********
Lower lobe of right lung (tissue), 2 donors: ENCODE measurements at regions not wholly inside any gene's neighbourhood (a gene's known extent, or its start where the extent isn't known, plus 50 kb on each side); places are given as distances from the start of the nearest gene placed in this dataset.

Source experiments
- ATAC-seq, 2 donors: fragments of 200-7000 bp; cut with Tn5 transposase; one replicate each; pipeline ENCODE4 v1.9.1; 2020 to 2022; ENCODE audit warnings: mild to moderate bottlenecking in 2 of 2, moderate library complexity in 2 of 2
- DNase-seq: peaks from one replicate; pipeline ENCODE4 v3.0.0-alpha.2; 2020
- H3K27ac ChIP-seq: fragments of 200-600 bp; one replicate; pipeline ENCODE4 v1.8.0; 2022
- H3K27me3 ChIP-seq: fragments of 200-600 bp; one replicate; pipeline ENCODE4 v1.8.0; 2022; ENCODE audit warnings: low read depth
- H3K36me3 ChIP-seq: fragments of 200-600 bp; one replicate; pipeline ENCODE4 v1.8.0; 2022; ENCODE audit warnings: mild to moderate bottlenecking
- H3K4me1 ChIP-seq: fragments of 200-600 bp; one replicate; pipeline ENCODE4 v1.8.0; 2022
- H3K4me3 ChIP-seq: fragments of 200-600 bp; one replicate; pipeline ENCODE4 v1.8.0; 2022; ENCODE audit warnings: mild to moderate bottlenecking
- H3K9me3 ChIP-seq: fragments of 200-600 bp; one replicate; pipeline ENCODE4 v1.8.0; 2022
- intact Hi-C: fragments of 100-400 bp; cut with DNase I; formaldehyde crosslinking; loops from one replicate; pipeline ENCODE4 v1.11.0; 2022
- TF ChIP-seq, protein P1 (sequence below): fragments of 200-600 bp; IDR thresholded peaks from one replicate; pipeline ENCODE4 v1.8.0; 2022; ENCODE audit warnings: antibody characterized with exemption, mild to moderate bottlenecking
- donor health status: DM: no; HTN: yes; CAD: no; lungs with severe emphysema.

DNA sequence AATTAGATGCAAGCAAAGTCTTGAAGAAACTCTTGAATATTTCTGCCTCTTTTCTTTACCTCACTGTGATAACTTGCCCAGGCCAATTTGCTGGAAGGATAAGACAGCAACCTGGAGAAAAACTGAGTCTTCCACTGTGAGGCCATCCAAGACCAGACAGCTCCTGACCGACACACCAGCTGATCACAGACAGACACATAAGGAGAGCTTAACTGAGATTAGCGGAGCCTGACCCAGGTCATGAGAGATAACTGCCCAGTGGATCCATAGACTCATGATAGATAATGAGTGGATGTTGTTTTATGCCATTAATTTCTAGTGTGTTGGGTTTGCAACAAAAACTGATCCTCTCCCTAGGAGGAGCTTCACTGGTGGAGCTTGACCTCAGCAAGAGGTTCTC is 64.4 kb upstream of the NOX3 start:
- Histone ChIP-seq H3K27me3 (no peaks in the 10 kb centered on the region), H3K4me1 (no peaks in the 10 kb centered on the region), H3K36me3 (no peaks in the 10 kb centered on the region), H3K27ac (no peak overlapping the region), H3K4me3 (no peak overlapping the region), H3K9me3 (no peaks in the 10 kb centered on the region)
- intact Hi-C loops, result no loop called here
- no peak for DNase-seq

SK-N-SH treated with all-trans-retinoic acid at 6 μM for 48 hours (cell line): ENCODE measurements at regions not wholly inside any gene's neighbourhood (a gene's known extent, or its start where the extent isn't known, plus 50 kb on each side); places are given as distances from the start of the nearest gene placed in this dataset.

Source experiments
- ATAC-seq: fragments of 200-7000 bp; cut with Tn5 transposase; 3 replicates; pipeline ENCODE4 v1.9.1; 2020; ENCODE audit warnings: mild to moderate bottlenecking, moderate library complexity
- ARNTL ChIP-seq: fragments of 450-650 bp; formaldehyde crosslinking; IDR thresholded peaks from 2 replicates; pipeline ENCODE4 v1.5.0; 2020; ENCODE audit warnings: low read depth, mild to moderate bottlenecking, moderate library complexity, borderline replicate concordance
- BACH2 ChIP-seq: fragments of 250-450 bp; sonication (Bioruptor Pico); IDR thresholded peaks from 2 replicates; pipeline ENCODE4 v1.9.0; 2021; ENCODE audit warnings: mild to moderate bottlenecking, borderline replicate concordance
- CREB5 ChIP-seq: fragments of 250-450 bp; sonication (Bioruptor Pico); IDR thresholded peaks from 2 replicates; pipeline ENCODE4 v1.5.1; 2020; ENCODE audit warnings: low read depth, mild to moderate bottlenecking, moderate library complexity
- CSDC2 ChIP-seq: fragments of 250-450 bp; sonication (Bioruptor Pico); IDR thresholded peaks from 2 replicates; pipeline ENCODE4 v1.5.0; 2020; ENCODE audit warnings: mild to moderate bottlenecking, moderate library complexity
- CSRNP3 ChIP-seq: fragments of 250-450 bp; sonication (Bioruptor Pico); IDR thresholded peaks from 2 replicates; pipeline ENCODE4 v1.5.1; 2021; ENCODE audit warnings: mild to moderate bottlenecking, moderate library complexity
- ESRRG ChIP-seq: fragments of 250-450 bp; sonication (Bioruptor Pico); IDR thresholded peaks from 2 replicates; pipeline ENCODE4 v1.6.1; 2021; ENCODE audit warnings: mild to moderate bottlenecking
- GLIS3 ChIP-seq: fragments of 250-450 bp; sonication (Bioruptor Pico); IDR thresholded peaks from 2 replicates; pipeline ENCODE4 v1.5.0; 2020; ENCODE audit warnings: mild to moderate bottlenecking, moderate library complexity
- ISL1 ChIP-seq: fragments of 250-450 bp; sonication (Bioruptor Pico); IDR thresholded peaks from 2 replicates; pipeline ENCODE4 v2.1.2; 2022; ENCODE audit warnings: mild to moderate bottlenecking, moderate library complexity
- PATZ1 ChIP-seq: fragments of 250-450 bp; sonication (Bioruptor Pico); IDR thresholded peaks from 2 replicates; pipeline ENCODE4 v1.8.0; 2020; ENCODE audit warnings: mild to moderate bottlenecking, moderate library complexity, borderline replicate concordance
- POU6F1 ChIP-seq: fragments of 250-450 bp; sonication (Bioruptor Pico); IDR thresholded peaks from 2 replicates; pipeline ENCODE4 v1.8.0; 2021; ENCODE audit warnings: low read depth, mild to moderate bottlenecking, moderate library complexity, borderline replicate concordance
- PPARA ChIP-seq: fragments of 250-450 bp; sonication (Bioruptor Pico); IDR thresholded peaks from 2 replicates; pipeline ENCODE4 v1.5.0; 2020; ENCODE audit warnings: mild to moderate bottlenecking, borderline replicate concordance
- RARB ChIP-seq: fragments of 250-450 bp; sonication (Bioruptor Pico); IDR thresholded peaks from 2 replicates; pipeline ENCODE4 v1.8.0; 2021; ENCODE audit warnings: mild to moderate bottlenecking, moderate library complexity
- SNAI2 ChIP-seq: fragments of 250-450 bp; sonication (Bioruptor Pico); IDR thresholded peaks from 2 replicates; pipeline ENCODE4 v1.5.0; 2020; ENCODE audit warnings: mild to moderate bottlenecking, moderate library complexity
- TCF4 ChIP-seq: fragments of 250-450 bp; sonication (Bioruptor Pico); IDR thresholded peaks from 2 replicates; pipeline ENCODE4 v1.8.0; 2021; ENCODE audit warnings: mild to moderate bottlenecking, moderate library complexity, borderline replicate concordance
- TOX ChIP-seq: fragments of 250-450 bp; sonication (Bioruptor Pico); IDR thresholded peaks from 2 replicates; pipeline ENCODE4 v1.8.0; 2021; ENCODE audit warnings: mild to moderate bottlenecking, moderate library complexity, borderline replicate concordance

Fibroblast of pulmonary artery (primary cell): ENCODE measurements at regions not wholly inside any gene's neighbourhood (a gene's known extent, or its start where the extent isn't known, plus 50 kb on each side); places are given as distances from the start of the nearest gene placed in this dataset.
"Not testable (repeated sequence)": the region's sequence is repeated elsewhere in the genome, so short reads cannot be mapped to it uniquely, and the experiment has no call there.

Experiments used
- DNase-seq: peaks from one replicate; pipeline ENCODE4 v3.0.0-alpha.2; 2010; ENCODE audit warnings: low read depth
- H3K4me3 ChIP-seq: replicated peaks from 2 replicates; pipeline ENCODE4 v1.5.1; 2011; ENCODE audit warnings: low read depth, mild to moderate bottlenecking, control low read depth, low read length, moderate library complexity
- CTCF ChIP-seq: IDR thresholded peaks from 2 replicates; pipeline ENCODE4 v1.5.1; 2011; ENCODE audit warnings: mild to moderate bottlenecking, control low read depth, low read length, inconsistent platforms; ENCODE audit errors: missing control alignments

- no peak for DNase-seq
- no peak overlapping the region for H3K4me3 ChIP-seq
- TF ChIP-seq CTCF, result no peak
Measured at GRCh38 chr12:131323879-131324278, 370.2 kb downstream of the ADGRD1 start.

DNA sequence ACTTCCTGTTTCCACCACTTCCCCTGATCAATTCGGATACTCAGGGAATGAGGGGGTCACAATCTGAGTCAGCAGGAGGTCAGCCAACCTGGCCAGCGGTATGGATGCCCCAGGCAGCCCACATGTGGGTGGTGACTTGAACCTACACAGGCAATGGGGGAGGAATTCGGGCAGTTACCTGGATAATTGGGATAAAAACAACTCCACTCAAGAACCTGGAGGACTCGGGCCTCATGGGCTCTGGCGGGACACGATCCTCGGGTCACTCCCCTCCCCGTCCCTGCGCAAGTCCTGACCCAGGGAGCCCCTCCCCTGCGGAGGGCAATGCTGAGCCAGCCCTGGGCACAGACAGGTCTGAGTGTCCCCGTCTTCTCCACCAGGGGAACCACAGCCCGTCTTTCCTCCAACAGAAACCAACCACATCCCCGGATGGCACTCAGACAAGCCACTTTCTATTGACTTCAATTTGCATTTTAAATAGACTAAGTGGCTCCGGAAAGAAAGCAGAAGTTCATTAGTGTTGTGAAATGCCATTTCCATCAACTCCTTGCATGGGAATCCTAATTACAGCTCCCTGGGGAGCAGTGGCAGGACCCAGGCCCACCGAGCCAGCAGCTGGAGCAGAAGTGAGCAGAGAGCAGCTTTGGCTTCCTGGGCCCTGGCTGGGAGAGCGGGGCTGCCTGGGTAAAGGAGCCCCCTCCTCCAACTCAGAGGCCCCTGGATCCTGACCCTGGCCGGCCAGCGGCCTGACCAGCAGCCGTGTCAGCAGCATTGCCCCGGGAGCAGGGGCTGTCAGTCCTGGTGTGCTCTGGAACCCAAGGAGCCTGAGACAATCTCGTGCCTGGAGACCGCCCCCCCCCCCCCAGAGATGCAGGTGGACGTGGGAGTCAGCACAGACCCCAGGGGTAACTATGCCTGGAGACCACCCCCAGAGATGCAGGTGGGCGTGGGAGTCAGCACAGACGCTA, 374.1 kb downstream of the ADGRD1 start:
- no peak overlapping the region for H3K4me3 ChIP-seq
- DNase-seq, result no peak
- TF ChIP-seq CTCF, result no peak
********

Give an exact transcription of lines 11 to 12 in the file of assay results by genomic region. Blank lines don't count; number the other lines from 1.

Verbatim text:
- intact Hi-C: fragments of 100-400 bp; cut with DNase I; formaldehyde crosslinking; loops from one replicate; pipeline ENCODE4 v1.11.0; 2022
- TF ChIP-seq, protein P1 (sequence below): fragments of 200-600 bp; IDR thresholded peaks from one replicate; pipeline ENCODE4 v1.8.0; 2022; ENCODE audit warnings: antibody characterized with exemption, mild to moderate bottlenecking